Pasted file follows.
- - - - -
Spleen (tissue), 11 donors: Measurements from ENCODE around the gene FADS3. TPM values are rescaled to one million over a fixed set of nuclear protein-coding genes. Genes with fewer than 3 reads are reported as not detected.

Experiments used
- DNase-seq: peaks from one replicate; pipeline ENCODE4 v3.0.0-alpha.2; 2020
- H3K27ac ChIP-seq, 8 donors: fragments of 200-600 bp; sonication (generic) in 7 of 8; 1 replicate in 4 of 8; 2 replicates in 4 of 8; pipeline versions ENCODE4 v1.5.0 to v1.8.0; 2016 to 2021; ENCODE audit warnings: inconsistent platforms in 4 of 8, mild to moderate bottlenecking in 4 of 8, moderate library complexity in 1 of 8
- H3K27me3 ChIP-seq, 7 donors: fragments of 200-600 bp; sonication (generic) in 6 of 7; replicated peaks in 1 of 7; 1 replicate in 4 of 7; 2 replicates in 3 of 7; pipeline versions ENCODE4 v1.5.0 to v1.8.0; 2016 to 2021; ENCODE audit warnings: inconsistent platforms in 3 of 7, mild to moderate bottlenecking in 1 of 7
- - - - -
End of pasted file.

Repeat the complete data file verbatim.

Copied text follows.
Spleen (tissue), 11 donors: Measurements from ENCODE around the gene FADS3. TPM values are rescaled to one million over a fixed set of nuclear protein-coding genes. Genes with fewer than 3 reads are reported as not detected.

Experiments used
- DNase-seq: peaks from one replicate; pipeline ENCODE4 v3.0.0-alpha.2; 2020
- H3K27ac ChIP-seq, 8 donors: fragments of 200-600 bp; sonication (generic) in 7 of 8; 1 replicate in 4 of 8; 2 replicates in 4 of 8; pipeline versions ENCODE4 v1.5.0 to v1.8.0; 2016 to 2021; ENCODE audit warnings: inconsistent platforms in 4 of 8, mild to moderate bottlenecking in 4 of 8, moderate library complexity in 1 of 8
- H3K27me3 ChIP-seq, 7 donors: fragments of 200-600 bp; sonication (generic) in 6 of 7; replicated peaks in 1 of 7; 1 replicate in 4 of 7; 2 replicates in 3 of 7; pipeline versions ENCODE4 v1.5.0 to v1.8.0; 2016 to 2021; ENCODE audit warnings: inconsistent platforms in 3 of 7, mild to moderate bottlenecking in 1 of 7